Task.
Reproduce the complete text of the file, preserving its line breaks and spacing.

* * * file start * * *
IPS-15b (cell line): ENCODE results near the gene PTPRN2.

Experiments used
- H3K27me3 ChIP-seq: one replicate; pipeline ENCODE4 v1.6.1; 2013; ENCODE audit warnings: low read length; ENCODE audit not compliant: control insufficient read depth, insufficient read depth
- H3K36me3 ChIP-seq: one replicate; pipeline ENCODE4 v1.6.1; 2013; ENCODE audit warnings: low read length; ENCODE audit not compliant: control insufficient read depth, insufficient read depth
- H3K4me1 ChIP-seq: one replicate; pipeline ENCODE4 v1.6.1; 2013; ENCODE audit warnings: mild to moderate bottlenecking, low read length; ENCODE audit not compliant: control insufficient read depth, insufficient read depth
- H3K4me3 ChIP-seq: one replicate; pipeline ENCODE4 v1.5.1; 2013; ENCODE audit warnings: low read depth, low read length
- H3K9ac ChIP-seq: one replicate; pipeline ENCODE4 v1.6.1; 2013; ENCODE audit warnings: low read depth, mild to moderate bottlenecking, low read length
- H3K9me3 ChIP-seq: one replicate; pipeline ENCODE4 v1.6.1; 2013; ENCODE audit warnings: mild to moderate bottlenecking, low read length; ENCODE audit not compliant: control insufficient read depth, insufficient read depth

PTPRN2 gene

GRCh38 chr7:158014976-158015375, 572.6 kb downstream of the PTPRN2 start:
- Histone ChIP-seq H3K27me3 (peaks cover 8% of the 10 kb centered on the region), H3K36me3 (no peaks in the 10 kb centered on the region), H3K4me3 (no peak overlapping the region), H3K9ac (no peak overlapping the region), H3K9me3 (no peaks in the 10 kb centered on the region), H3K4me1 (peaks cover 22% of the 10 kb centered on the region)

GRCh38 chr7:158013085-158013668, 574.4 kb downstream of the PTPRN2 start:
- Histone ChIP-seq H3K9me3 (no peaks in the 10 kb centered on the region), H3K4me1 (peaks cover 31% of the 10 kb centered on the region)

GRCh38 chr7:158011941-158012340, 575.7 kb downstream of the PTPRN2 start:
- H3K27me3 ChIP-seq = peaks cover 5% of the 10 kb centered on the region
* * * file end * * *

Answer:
IPS-15b (cell line): ENCODE results near the gene PTPRN2.

Experiments used
- H3K27me3 ChIP-seq: one replicate; pipeline ENCODE4 v1.6.1; 2013; ENCODE audit warnings: low read length; ENCODE audit not compliant: control insufficient read depth, insufficient read depth
- H3K36me3 ChIP-seq: one replicate; pipeline ENCODE4 v1.6.1; 2013; ENCODE audit warnings: low read length; ENCODE audit not compliant: control insufficient read depth, insufficient read depth
- H3K4me1 ChIP-seq: one replicate; pipeline ENCODE4 v1.6.1; 2013; ENCODE audit warnings: mild to moderate bottlenecking, low read length; ENCODE audit not compliant: control insufficient read depth, insufficient read depth
- H3K4me3 ChIP-seq: one replicate; pipeline ENCODE4 v1.5.1; 2013; ENCODE audit warnings: low read depth, low read length
- H3K9ac ChIP-seq: one replicate; pipeline ENCODE4 v1.6.1; 2013; ENCODE audit warnings: low read depth, mild to moderate bottlenecking, low read length
- H3K9me3 ChIP-seq: one replicate; pipeline ENCODE4 v1.6.1; 2013; ENCODE audit warnings: mild to moderate bottlenecking, low read length; ENCODE audit not compliant: control insufficient read depth, insufficient read depth

PTPRN2 gene

GRCh38 chr7:158014976-158015375, 572.6 kb downstream of the PTPRN2 start:
- Histone ChIP-seq H3K27me3 (peaks cover 8% of the 10 kb centered on the region), H3K36me3 (no peaks in the 10 kb centered on the region), H3K4me3 (no peak overlapping the region), H3K9ac (no peak overlapping the region), H3K9me3 (no peaks in the 10 kb centered on the region), H3K4me1 (peaks cover 22% of the 10 kb centered on the region)

GRCh38 chr7:158013085-158013668, 574.4 kb downstream of the PTPRN2 start:
- Histone ChIP-seq H3K9me3 (no peaks in the 10 kb centered on the region), H3K4me1 (peaks cover 31% of the 10 kb centered on the region)

GRCh38 chr7:158011941-158012340, 575.7 kb downstream of the PTPRN2 start:
- H3K27me3 ChIP-seq = peaks cover 5% of the 10 kb centered on the region